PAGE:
It is a shame. It is horrible. It’s tragic. But I wonder how much of that might not have happened if we had been faithful in praying for each other.

I wonder how many people around you may still be caught in sinful patterns, or may be this moment vulnerable to temptation because you haven’t interceded before God on their behalf.

Pray for your husband, wherever he is today. Say he works at a Christian ministry. He’s a godly man. Well, praise the Lord; that’s a blessing. But you’ve got to pray that he will be kept from the Evil One. “Lord, protect him. Deliver him from the Evil One.” Satan is working.

Your children as they go to school; as some of your children are in college and they’re being exposed to new kinds of temptation—even if you can’t imagine what they’re being exposed to, you need to pray, “Lord, lead us not into temptation. Deliver us, deliver me, deliver my mate, deliver my children, deliver my parents, deliver my pastor, deliver Nancy.”

Pray for me while you’re thinking about it. “Deliver us from the Evil One.”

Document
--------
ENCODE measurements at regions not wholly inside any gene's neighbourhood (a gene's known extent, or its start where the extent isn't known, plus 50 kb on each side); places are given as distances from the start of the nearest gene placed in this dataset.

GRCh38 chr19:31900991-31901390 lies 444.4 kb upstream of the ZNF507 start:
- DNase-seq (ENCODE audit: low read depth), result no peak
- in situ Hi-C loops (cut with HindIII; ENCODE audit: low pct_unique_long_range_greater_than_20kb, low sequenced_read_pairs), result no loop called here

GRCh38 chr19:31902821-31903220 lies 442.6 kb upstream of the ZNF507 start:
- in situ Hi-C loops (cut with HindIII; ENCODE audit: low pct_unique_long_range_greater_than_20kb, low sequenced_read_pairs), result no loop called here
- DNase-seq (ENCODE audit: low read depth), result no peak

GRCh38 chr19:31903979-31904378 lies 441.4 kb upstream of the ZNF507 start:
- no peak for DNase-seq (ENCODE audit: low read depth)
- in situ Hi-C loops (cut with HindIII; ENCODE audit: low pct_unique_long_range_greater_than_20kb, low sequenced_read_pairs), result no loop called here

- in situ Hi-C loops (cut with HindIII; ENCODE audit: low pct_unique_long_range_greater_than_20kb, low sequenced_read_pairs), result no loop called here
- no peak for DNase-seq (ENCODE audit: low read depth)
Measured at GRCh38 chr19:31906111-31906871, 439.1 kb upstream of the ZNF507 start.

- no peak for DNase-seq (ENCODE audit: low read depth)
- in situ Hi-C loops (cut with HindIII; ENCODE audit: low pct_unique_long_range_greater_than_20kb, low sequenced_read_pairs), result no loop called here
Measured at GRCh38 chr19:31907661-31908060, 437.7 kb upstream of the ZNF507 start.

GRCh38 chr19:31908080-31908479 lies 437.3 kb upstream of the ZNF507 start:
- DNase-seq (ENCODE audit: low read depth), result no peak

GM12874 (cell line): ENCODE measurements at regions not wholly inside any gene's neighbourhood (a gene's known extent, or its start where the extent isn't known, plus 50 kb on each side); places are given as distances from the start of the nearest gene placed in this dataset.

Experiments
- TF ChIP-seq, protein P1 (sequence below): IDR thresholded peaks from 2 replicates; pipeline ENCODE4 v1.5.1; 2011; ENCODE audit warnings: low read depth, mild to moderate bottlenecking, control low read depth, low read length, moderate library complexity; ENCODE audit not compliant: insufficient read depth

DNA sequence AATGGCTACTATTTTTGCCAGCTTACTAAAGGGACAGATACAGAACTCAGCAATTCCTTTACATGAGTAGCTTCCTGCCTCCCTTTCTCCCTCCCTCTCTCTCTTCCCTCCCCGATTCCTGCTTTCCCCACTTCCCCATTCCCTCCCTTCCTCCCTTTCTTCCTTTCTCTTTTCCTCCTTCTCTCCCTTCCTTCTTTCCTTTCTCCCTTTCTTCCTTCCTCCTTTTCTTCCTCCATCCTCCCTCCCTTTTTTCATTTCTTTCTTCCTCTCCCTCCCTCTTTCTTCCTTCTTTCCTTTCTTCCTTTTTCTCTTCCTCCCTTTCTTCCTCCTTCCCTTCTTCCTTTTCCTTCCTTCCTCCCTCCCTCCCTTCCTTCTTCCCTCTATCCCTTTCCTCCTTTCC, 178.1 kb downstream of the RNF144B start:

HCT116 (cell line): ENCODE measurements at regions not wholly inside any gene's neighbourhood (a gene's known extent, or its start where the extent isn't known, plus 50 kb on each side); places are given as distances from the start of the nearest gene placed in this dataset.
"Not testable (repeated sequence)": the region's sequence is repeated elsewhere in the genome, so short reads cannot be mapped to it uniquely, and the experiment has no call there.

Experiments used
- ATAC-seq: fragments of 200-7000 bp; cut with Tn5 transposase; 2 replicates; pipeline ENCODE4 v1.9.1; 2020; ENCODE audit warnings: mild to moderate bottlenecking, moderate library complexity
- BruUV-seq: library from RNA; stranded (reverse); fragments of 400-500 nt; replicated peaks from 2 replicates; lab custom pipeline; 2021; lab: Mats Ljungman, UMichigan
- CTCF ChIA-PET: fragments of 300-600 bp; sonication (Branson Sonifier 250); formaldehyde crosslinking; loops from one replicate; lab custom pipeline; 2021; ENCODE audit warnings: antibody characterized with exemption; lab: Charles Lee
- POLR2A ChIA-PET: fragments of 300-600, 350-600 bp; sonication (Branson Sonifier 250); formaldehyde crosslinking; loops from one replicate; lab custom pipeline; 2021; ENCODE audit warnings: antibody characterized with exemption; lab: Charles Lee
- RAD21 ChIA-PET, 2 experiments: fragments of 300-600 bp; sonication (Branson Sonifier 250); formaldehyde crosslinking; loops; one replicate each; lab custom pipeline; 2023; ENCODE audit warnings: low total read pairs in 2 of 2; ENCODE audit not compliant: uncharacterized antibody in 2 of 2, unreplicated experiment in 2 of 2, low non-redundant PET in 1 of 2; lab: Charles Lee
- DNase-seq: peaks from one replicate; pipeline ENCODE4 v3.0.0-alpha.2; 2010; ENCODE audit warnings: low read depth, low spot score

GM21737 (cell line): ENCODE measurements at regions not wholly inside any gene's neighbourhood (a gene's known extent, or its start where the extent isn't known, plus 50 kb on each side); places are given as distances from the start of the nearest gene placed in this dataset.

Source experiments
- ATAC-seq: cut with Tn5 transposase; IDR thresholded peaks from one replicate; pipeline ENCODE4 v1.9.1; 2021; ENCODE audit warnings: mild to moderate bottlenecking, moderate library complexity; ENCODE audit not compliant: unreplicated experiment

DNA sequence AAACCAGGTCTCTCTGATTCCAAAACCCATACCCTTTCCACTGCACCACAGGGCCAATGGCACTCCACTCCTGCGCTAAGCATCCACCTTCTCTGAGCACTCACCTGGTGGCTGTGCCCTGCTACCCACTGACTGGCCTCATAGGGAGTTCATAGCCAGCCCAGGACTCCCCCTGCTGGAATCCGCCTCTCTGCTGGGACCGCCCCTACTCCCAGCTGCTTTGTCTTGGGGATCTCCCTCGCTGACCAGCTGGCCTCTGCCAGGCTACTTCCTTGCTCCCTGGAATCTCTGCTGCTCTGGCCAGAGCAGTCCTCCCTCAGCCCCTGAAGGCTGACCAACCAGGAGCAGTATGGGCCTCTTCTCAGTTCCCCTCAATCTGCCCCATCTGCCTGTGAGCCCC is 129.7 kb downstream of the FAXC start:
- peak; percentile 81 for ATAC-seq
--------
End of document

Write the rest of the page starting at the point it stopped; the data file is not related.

Leslie: Nancy DeMoss Wolgemuth will be right back to pray. She’s been talking about the most important issue in life. All of us need to stop and remember the great news of the gospel, whether we’ve heard it a hundred times or for the first time.

That message is part of a series called “The Lord’s Prayer.” It’s a thorough look at the way Jesus taught His disciples to pray. We don’t want this important teaching to just slip past, but hope you’ll ponder what you’re hearing and put it into practice. So we’ll like to send you a devotional booklet, also called The Lord’s Prayer. Each day for thirty days, you’ll read a devotional, think about topics from the Lord’s Prayer more deeply and make it more personal to you. We’ll send you The Lord’s Prayer devotional when you make a financial gift to support Revive Our Hearts.

When you make a donation of any size, ask for the booklet. The number is 1–800–569–5959. That’s 1-800-569-5959, or your can visit

Nancy DeMoss Wolgemuth has some thoughts on the famous prayer, "Deliver us from the evil one."